(Bloomberg) -- Myanmar’s military government has sentenced a Japanese filmmaker to seven years in prison for encouraging dissent against the regime and violating a telecommunications law.
It remains unclear if Toru Kubota, 26, will serve the full prison term, or be deported by the junta to maintain relations with the Japanese government. Initial media reports quoting diplomatic sources said he had been handed a 10-year sentence.
The State Administration Council’s information team said Kubota was convicted of violating two charges; sedition under the colonial-era Penal Code, and Section 33(A) of the Telecommunications Law. He’s awaiting a verdict for another charge under the immigration law.
Kubota was arrested at an anti-regime rally in the southern New Dagon township of Yangon on July 30, along with two Myanmar citizens.
Japan’s Ambassador to Myanmar, Maruyama Ichiro, said he had already asked Myanmar authorities to release Kubota, but had been told a “decision will be made after all verdicts are pronounced.” He added that Kubota had been allowed to speak to his family on the phone “about 3-4 times upon Myanmar authorities’ approval.”
The Japanese filmmaker is not the first international journalist to have been targeted by the military junta since last year’s coup. In November, American journalist Danny Fenster was sentenced to 11 years in prison for inciting dissent against the military, but was released and deported a few days later. Yuki Kitazumi, a freelance Japanese journalist, was also arrested last year and charged with spreading fake news but was later released upon the Japanese government’s request.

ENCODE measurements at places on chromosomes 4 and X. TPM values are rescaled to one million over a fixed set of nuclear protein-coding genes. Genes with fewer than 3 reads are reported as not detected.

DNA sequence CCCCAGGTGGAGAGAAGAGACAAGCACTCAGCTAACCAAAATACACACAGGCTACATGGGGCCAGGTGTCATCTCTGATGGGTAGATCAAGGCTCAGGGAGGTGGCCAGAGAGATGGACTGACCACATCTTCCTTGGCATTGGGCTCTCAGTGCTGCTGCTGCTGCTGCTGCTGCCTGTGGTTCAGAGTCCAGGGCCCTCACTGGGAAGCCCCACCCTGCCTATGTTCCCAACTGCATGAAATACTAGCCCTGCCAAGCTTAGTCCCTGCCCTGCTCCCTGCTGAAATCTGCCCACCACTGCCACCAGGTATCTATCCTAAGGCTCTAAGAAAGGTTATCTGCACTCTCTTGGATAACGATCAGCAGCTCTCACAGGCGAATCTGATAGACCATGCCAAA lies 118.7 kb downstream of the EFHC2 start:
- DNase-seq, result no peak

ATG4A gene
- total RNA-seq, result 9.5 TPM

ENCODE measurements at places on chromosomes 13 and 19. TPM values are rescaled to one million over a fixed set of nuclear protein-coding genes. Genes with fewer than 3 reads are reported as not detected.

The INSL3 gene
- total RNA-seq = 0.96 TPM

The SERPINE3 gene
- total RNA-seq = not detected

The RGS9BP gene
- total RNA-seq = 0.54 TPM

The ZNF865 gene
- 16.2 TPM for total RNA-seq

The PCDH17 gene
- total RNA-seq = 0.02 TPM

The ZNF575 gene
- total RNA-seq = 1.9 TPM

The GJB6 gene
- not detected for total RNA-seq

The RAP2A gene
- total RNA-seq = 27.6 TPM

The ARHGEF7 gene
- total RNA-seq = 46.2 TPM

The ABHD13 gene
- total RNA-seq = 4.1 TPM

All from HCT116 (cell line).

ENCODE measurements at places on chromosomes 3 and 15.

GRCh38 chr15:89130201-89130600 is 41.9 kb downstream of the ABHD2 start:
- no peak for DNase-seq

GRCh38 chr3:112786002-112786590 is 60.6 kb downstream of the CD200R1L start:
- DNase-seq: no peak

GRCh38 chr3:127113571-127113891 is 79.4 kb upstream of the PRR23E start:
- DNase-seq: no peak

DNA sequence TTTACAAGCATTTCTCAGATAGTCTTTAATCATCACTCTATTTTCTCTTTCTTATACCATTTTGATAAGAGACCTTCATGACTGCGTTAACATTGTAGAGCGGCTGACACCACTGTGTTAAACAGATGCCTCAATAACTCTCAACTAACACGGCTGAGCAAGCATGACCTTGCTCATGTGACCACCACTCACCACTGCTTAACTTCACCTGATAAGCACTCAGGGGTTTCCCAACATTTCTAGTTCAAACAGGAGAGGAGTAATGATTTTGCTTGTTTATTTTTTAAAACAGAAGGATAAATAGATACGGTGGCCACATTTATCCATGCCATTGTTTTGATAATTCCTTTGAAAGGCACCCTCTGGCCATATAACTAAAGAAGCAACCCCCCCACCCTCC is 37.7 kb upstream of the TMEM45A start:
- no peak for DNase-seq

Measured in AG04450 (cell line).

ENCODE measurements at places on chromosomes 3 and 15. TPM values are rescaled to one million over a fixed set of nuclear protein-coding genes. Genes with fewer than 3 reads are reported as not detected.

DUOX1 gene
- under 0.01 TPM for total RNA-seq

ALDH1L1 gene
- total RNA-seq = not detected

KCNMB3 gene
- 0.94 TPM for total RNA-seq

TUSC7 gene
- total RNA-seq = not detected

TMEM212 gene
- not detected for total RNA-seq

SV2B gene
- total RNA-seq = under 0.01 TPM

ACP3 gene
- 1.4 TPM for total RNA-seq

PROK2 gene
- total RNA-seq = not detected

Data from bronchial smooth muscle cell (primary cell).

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Since the military toppled the Aung San Suu Kyi-led civilian government journalists have been routinely targeted as part of the junta’s crackdown on freedom of expression. The Committee to Protect Journalists has ranked Myanmar as the world’s second-worst jailer of journalists in its most recent annual report. A local press freedom group reported earlier this year the junta had arrested more than 130 journalists in Myanmar since the coup.
Tokyo remains close to Myanmar as part of its strategy of countering China’s influence, and to protect Japanese investments in a wide range of sectors including those in the Thilawa special economic zone. Military ties between Japan and Myanmar have remained strong, though the Japanese government announced last month it will suspend a training program for Myanmar military personnel.
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